Microsoft Office Tutorials and References
In Depth Information
USE VLOOKUP TO GET THE NTH MATCH
In Figure 56, cell E4 calculates the number of elapsed days with =D4-C4 .
Cell F4 calculates the number of years with =DATEDIF(C4,D4,"y") . Note
that you can combine the formulas from C4, D4, and E4 into a single mega-
formula:
=IF(ISTEXT(B4),DATEVALUE(LEFT(B4,LEN(B4)-4)&RIGHT(B4,4)+1
000),EDATE(B4,12000))-IF(ISTEXT(A4),DATEVALUE(LEFT(A4,LEN
(A4)-4)&RIGHT(A4,4)+1000),EDATE(A4,12000)).
Figure 56. Excel seems to be able to handle dates from before 1900 when you use this
formula.
Gotcha: Historians note that calendar reform in 1752 removed 12 days from
the calendar. Be particularly careful when ﬁ guring dates before this period. The
formula here does not deal with that anomaly. For details, see
Summary: Although Excel doesn’t deal with pre-1900 dates, you can do date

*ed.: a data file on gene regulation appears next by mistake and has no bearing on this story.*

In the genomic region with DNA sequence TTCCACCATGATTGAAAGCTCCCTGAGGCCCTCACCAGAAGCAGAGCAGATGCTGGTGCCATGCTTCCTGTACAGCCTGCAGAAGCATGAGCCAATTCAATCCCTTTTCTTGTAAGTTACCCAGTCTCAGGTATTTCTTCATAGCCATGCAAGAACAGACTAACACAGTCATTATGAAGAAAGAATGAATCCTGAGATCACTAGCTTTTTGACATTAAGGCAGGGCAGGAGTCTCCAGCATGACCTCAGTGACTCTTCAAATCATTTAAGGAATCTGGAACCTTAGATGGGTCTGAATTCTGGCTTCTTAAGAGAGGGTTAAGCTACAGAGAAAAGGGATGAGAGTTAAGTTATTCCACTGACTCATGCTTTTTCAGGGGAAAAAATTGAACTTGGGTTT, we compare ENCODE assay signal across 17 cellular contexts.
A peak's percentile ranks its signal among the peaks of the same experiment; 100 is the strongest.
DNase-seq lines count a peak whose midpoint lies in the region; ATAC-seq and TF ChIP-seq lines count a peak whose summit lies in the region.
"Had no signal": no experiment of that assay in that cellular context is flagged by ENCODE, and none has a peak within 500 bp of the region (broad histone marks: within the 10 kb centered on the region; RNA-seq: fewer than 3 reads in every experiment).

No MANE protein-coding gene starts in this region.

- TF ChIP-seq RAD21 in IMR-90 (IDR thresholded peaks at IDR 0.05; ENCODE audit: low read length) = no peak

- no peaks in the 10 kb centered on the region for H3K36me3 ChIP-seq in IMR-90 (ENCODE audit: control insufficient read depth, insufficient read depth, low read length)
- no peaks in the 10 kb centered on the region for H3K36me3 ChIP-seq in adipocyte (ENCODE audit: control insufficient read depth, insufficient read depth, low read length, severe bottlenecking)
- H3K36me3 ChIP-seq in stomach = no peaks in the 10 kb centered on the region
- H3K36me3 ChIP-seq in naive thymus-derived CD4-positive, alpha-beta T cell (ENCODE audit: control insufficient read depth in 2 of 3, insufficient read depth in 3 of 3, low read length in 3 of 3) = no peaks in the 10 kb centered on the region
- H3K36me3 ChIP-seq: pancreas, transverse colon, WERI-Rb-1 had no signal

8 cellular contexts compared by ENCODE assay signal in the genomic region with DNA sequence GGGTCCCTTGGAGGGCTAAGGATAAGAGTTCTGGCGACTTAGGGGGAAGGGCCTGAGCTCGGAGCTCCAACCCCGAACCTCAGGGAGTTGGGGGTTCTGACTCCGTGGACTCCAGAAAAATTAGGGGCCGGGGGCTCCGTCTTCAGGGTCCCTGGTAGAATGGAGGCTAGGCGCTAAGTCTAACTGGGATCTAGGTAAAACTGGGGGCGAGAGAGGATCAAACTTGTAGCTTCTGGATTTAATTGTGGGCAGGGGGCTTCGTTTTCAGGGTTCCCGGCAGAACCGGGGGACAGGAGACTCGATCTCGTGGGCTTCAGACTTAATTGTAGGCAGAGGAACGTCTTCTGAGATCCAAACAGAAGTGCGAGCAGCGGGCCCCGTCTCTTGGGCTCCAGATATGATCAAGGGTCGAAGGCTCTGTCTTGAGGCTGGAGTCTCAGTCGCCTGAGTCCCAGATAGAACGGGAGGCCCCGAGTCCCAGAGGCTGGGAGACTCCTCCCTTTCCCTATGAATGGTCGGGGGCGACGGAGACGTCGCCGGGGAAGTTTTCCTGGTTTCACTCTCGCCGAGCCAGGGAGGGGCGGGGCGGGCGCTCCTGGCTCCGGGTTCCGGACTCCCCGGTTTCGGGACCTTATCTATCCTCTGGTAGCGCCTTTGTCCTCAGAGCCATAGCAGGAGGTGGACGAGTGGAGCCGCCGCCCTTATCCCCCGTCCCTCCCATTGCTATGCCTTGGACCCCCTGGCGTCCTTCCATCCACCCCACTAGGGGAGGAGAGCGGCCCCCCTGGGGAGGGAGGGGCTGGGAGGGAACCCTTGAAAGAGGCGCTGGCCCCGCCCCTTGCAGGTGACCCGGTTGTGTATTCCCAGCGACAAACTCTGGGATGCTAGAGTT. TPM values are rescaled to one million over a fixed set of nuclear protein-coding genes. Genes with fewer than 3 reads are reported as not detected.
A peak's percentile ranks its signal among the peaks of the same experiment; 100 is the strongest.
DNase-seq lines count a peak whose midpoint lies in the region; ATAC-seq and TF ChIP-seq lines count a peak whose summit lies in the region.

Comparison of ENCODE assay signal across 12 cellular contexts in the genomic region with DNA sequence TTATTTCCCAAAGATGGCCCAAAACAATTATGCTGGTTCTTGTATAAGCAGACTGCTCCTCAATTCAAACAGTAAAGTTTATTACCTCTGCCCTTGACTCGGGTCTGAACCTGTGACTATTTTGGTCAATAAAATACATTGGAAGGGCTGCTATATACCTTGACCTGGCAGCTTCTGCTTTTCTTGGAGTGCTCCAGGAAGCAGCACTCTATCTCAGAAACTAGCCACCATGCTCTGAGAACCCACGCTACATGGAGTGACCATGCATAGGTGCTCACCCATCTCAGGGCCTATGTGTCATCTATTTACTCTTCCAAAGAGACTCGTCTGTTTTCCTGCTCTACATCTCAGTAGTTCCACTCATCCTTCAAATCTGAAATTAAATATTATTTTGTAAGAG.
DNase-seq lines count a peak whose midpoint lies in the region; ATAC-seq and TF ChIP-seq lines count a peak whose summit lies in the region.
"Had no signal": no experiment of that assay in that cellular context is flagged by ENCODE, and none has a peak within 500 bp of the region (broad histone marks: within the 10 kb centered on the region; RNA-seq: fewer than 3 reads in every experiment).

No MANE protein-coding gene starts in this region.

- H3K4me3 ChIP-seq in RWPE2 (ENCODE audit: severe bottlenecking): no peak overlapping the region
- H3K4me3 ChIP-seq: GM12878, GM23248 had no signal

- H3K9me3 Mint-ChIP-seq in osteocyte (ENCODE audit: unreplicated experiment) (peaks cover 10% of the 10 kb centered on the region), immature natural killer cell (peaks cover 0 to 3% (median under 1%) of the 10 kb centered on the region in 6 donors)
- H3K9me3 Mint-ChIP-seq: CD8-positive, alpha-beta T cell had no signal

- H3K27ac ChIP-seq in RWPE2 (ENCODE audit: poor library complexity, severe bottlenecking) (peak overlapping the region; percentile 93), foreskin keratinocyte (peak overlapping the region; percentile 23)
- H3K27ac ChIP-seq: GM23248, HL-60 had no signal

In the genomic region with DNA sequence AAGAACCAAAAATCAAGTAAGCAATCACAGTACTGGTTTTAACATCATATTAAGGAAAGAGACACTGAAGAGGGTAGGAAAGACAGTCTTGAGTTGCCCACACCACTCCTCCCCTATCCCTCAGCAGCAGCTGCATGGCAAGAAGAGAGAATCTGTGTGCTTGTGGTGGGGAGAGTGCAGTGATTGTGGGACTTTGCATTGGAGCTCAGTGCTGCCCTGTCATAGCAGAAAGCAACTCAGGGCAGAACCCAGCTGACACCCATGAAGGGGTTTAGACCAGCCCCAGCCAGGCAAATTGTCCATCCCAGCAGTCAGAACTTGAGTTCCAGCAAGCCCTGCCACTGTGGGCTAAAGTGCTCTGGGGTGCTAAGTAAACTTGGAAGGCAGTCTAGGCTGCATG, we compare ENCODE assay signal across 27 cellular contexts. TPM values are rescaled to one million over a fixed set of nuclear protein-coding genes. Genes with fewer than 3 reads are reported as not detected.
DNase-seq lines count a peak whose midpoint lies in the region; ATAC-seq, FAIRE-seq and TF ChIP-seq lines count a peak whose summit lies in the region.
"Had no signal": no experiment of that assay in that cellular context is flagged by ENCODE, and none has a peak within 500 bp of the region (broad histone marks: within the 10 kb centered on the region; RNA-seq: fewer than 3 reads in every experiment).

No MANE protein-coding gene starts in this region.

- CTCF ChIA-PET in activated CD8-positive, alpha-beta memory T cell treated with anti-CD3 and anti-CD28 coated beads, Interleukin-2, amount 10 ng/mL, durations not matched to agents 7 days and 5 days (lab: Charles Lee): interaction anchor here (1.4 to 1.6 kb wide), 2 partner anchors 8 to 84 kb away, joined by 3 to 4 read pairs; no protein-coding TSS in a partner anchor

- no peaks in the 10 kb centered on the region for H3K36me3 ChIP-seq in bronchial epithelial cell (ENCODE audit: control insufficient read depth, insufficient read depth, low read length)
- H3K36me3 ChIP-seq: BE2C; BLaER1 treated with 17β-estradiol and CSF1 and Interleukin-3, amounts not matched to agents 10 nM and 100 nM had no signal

math with these dates by adding enough years to bring them into the post-
1900 era.
This formula was nominated by Barry Houdini
USE VLOOKUP TO GET THE NTH MATCH
Challenge: Your lookup table contains multiple occurrences of each key ﬁ eld.
You would like to return the second, third, or fourth occurrence of the key.
Solution: VLOOKUP cannot solve this problem. OFFSET with MATCH could do
it, provided that the lookup table is sorted by key. But if your table is not sorted,
you need to turn to this user-deﬁ ned function from Zack Barresse and Peter
Moran:

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